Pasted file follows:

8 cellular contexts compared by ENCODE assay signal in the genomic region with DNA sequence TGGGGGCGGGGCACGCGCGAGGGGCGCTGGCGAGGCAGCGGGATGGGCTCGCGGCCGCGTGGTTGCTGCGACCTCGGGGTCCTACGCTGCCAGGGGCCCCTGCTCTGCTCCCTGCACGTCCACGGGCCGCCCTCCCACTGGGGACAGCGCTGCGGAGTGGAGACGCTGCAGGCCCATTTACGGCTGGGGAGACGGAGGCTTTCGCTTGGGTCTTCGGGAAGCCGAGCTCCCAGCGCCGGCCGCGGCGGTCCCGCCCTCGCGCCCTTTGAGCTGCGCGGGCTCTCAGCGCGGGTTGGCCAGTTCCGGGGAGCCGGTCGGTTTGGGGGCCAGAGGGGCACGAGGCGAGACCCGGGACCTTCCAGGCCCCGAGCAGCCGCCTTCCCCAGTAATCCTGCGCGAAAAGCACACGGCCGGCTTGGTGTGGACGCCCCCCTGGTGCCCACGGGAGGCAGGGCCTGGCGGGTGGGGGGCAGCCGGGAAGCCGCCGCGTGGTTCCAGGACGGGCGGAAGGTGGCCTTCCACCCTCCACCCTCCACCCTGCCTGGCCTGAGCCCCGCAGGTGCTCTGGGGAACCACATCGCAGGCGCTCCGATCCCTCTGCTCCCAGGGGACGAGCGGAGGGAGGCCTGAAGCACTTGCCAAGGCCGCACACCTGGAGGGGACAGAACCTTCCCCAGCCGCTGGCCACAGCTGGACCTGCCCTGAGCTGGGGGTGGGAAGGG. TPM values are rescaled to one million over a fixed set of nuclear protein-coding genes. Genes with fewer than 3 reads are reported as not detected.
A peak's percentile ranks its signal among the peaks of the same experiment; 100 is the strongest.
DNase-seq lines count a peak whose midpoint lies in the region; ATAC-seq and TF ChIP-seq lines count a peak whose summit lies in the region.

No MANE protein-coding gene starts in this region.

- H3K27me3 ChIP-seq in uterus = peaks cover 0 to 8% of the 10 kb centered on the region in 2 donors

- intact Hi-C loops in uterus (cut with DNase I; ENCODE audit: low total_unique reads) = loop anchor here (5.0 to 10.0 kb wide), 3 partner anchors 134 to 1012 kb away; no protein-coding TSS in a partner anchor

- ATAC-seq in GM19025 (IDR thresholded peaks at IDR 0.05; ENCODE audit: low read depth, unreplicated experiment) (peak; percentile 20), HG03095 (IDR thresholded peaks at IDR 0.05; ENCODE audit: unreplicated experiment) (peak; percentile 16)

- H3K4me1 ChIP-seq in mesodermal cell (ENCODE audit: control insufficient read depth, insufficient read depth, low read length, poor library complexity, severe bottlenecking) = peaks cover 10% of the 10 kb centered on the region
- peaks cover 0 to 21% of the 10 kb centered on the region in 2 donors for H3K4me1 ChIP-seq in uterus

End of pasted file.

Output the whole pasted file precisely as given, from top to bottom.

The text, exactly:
8 cellular contexts compared by ENCODE assay signal in the genomic region with DNA sequence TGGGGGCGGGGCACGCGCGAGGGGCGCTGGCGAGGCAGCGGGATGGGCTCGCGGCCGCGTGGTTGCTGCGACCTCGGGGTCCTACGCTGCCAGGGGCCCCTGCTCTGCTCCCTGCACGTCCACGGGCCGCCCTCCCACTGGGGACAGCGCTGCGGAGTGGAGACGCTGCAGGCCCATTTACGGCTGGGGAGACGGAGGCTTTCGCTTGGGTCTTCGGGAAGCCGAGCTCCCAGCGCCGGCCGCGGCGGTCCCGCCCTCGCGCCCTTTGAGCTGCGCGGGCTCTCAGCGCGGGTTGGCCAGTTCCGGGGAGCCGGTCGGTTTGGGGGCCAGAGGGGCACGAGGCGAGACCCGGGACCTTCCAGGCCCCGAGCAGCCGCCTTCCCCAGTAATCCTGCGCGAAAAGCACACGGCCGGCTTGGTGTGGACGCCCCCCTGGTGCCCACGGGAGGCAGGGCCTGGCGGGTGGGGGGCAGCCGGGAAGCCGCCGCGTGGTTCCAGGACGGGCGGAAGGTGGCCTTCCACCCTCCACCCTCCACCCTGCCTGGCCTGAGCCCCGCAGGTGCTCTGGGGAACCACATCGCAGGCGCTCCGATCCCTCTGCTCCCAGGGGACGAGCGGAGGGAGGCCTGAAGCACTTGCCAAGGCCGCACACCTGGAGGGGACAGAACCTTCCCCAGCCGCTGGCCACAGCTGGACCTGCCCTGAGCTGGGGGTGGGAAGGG. TPM values are rescaled to one million over a fixed set of nuclear protein-coding genes. Genes with fewer than 3 reads are reported as not detected.
A peak's percentile ranks its signal among the peaks of the same experiment; 100 is the strongest.
DNase-seq lines count a peak whose midpoint lies in the region; ATAC-seq and TF ChIP-seq lines count a peak whose summit lies in the region.

No MANE protein-coding gene starts in this region.

- H3K27me3 ChIP-seq in uterus = peaks cover 0 to 8% of the 10 kb centered on the region in 2 donors

- intact Hi-C loops in uterus (cut with DNase I; ENCODE audit: low total_unique reads) = loop anchor here (5.0 to 10.0 kb wide), 3 partner anchors 134 to 1012 kb away; no protein-coding TSS in a partner anchor

- ATAC-seq in GM19025 (IDR thresholded peaks at IDR 0.05; ENCODE audit: low read depth, unreplicated experiment) (peak; percentile 20), HG03095 (IDR thresholded peaks at IDR 0.05; ENCODE audit: unreplicated experiment) (peak; percentile 16)

- H3K4me1 ChIP-seq in mesodermal cell (ENCODE audit: control insufficient read depth, insufficient read depth, low read length, poor library complexity, severe bottlenecking) = peaks cover 10% of the 10 kb centered on the region
- peaks cover 0 to 21% of the 10 kb centered on the region in 2 donors for H3K4me1 ChIP-seq in uterus